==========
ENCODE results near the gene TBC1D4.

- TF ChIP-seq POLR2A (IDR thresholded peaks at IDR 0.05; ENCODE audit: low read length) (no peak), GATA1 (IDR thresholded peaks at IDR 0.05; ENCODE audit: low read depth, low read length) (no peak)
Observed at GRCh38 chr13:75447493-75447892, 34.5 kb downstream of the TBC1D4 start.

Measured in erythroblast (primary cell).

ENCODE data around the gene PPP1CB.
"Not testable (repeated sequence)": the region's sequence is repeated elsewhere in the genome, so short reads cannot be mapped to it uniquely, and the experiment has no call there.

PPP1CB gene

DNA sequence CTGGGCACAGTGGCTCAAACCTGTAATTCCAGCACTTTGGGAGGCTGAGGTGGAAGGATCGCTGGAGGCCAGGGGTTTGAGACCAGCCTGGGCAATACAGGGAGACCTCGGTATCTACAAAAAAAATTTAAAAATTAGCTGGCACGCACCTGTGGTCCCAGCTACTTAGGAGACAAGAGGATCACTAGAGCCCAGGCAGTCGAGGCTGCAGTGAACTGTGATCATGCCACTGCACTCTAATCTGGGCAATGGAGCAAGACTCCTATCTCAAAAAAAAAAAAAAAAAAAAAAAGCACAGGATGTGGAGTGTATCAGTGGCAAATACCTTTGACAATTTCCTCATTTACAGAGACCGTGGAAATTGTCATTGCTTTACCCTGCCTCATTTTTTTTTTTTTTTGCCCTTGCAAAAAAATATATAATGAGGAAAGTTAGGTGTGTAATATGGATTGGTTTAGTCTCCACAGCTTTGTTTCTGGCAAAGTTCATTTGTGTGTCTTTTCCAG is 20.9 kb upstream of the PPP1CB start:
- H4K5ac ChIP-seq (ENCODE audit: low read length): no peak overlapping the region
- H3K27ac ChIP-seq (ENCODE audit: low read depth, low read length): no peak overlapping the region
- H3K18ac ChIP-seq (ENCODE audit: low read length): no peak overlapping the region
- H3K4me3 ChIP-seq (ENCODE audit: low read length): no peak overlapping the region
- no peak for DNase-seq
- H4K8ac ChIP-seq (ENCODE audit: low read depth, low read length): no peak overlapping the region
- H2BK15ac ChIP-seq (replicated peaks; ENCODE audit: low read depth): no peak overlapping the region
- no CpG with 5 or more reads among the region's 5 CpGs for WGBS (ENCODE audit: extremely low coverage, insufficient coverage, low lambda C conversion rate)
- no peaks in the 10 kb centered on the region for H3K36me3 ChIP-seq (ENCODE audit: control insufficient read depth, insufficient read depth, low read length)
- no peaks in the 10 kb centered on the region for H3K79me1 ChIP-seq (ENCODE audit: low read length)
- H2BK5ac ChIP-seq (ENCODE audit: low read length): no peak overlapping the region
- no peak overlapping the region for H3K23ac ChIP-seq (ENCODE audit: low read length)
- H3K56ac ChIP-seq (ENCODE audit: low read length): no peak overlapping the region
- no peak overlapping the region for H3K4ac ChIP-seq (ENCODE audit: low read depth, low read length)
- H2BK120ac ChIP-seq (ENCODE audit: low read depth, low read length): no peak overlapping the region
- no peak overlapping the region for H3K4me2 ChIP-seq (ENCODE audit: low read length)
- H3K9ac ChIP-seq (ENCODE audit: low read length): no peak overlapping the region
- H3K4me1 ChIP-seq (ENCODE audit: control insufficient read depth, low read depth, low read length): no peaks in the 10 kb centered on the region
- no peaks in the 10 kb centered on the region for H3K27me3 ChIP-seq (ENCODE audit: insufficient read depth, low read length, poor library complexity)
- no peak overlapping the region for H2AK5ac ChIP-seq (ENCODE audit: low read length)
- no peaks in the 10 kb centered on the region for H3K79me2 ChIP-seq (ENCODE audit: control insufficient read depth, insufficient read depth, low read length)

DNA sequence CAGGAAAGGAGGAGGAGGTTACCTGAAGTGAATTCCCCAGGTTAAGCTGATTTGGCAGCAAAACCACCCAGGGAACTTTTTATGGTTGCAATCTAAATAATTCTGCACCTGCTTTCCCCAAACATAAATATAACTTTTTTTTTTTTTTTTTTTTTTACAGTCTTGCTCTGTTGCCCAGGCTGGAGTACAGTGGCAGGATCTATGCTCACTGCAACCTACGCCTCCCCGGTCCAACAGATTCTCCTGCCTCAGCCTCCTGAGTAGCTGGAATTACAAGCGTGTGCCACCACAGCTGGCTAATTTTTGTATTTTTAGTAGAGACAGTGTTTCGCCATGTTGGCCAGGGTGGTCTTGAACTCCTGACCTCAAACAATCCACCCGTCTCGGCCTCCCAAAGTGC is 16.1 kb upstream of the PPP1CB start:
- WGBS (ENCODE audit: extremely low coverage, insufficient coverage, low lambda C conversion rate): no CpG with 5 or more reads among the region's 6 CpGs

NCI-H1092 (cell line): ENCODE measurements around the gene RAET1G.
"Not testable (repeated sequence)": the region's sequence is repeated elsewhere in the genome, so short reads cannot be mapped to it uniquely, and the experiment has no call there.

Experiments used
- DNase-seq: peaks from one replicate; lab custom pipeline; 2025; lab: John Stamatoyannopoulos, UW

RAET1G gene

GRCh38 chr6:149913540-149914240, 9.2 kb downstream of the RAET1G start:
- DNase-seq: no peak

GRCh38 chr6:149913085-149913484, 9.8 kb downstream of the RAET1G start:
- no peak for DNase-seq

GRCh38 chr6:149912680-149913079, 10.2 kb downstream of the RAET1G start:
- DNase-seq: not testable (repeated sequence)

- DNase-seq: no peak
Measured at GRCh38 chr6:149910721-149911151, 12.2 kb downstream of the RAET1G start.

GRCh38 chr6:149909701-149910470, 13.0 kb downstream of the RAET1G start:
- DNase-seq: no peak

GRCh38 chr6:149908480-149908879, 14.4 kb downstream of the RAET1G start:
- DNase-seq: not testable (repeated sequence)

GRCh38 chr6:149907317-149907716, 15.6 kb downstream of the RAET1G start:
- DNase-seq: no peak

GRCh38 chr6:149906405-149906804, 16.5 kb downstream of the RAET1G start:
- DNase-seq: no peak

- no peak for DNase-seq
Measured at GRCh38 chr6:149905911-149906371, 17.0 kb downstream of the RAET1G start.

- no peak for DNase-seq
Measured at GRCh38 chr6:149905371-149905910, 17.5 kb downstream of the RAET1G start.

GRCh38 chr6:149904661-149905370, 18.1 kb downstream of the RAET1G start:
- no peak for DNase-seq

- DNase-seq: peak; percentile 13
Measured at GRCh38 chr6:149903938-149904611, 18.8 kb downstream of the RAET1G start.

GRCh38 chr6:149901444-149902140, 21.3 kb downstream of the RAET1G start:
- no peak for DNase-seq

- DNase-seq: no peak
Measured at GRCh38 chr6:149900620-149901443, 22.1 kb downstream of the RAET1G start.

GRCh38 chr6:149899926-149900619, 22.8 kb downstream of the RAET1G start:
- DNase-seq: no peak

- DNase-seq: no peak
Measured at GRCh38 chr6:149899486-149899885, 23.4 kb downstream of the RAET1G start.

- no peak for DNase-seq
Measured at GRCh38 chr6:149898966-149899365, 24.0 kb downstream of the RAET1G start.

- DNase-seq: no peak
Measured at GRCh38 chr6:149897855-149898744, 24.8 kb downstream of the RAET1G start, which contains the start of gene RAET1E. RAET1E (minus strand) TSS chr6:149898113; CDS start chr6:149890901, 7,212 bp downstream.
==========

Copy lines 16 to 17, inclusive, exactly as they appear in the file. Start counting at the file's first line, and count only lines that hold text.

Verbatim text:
- no CpG with 5 or more reads among the region's 5 CpGs for WGBS (ENCODE audit: extremely low coverage, insufficient coverage, low lambda C conversion rate)
- no peaks in the 10 kb centered on the region for H3K36me3 ChIP-seq (ENCODE audit: control insufficient read depth, insufficient read depth, low read length)